Compensation and a Competitive Advantage

Everything related to a competitive advantage begins with hiring and keeping the right people—then making sure they are focused on the right performance factors. If you think otherwise, then perhaps you can identify a company that has the wrong people focused on the wrong issues and is somehow sustaining a competitive advantage. It just doesn’t happen.

Your people and their distinctive abilities are the soil that must be prepared and cultivated before a competitive advantage harvest can be reaped. This conclusion is born out in real (business) life over and over again.

However intuitive this may seem, it is interesting to observe how many companies focus on peripheral issues before looking at this foundational starting point in their competitive advantage quest. Two well-known authors have noted this fundamental truth.

First, Jim Collins in Good to Great explains:

“When we began the research project, we expected to find that the first step in taking a company from good to great [another way to frame the concept of competitive advantage] would be to set a new direction, a new vision and strategy for the company, and then to get people committed and aligned behind that new direction.

“We found something quite the opposite.

“The executives who ignited the transformations from good to great did not first figure out where to drive the bus and then get people to take it there. No, they first got the right people on the bus (and the wrong people off the bus) and then figured out where to drive it.

“…The good-to-great leaders understood…simple truths. First, if you begin with ‘who,’ rather than ‘what,’ you can more easily adapt to a changing world. If people join the bus primarily because of where it is going, what happens if you get ten miles down the road and you need to change direction?” (Good to Great, Jim Collins, Harper Collins Publishers, Inc. 2001, pgs. 41-42)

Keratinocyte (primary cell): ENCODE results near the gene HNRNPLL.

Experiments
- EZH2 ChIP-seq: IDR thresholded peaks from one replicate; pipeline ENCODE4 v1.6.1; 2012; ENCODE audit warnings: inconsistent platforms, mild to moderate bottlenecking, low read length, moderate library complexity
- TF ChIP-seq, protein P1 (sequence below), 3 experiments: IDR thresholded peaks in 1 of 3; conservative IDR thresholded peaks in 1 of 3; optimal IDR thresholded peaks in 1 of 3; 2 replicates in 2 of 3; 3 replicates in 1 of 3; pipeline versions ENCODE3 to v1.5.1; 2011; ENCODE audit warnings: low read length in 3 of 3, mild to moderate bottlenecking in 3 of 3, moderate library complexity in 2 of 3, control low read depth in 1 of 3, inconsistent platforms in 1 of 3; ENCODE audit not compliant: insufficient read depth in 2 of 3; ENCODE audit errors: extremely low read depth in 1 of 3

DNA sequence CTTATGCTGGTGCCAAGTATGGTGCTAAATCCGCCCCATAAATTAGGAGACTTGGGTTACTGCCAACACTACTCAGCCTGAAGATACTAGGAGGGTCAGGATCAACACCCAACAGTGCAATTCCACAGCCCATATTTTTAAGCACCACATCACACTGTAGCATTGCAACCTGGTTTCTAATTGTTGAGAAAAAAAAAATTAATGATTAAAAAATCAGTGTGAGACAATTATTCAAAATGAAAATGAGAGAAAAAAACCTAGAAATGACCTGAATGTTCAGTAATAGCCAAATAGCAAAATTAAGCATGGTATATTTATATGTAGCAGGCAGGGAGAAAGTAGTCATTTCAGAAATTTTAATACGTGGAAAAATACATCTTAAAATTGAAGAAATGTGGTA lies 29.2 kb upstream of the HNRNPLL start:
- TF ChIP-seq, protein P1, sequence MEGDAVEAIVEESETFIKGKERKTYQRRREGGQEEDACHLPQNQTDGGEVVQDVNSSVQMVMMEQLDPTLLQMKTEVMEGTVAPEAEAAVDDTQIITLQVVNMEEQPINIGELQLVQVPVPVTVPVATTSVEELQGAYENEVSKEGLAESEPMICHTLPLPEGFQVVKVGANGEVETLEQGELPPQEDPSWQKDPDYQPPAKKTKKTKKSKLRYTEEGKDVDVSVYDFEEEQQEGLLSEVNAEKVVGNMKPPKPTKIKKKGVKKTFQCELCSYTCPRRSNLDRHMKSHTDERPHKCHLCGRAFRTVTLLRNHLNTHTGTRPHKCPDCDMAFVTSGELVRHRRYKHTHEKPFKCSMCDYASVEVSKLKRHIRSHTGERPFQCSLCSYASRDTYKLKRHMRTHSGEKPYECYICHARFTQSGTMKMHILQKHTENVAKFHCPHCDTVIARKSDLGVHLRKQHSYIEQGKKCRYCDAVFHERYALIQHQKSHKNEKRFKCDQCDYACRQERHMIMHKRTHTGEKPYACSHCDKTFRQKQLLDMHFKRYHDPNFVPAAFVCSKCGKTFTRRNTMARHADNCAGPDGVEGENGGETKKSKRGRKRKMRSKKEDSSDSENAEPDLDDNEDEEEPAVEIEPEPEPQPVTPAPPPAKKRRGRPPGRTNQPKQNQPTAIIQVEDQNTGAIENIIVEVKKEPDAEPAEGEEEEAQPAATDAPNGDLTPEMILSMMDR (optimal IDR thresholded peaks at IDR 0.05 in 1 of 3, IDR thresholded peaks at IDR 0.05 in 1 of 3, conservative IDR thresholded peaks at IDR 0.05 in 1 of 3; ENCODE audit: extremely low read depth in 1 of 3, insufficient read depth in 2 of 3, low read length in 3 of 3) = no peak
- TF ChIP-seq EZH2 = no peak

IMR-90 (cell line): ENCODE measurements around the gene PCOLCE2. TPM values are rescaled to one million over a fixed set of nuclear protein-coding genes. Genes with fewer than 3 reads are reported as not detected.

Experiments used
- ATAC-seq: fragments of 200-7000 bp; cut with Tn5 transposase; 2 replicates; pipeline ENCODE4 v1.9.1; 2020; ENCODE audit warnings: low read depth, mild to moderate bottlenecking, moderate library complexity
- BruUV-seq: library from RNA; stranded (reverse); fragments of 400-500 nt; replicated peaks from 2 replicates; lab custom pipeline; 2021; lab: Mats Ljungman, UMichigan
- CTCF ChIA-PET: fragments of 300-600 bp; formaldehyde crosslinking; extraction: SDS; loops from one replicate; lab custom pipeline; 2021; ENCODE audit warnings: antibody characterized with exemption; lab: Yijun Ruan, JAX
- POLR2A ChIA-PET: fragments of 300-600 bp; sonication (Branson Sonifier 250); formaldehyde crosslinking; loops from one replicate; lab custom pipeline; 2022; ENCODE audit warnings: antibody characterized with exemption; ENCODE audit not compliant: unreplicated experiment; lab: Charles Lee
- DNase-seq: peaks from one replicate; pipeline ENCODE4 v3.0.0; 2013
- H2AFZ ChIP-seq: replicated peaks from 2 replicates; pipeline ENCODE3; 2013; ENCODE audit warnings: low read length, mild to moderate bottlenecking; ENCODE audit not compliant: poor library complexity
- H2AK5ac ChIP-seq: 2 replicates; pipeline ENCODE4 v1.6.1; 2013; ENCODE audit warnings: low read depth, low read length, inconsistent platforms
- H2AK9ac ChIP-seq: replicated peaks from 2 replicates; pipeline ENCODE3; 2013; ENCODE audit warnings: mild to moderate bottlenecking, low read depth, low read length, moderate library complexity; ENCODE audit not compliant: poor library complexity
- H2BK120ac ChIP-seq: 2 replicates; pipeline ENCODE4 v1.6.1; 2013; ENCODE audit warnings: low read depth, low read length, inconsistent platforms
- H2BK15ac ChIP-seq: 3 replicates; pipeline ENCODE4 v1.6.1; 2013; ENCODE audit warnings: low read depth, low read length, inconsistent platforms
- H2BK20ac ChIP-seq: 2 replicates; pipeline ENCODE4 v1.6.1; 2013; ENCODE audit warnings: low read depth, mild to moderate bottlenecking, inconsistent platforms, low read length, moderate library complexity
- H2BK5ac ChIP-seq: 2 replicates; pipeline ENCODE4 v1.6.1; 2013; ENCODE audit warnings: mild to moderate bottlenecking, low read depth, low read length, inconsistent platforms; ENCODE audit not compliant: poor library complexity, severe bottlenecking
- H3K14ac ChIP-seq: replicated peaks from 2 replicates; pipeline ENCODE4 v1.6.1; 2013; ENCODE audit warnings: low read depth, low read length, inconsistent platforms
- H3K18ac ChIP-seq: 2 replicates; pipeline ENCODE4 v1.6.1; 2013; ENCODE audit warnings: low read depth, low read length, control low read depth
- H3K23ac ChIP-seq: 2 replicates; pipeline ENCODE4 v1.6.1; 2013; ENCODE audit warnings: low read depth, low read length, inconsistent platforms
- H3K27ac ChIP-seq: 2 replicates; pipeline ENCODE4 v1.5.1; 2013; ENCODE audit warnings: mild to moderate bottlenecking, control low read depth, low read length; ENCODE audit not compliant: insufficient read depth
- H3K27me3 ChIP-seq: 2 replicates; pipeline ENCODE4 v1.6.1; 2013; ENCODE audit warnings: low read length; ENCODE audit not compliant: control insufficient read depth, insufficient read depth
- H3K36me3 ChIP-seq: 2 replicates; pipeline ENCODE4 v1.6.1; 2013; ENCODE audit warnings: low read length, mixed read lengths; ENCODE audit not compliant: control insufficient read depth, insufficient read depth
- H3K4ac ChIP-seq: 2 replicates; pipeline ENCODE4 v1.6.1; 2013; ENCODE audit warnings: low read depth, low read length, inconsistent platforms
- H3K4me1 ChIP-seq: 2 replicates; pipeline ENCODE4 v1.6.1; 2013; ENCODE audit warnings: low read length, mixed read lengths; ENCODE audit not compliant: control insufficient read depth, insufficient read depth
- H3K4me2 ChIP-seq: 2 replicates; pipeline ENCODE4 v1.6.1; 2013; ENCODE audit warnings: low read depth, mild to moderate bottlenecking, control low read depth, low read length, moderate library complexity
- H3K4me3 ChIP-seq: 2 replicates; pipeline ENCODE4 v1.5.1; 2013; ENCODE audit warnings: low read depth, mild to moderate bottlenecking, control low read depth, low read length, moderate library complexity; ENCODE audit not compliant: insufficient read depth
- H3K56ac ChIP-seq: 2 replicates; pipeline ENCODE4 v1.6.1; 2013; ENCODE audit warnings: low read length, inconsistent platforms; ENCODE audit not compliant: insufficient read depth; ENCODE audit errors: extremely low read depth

Under this premise, one could almost reduce the criteria for competitive advantage to one issue—getting and keeping the right people. If you have the right people, you can carve out whatever strategy is needed for success and know that it will happen.

However, a second issue is equally important. Once you have the right people and have developed a compelling vision, purpose and strategy, how do you keep those people productively focused on the roles and expectations that will lead to success?

In his book Winning, Jack Welch had this to say in answer to that question.

“Hiring good people is hard. Hiring great people is brutally hard. Yet nothing matters more in winning than getting the right people on the field, then guiding them on the right way to succeed and get ahead.

“…If you want people to live and breathe the vision, ‘show them the money’ when they do, be it with salary, bonus, or significant recognition. To quote a friend of mine, Chuck Ames, the former Chairman and CEO of Reliance Electric, ‘Show me a company’s various compensation plans, and I’ll show you how its people behave.’ (As quoted in Newsweek, April 4, 2005, pgs. 47, 46, emphasis added)

So then, am I really saying that having the right people and giving them the right compensation is all that is needed to attain and sustain a competitive advantage? Not exactly. Certainly, there are capital, operations, product, marketing, customer service and performance management issues that have to be addressed. That is understood and no one could reasonably argue otherwise. However, what I am saying is that none of the fruits of a competitive advantage will be realized if people and rewards issues aren't addressed properly. It’s just not possible to achieve great things as a business unless you have great people who feel a sense of partnership and can become stewards of the owners' vision.

Given the evidence just summarized, one might consider the attainment of a marketplace competitive advantage as the culminating effect of a series of “bite-sized” competitive advantage successes being attained. And the first of these must be the creation of a rewards strategy that meets the following standards:

  1. Attracts and retains the right people.
  2. Focuses those people on the right issues—the key performance factors for your company.
  3. Provides rewards (motivating and attainable value sharing) for those individuals to perform at the highest level.
  4. Generates an appropriate return on the company’s compensation investment; pay is linked to a performance philosophy and standards where incentives are paid out of a greater whole that the organization’s talent helps create.

To read more on this topic, download our white paper entitled Creating and Sustaining a Competitive Advantage.

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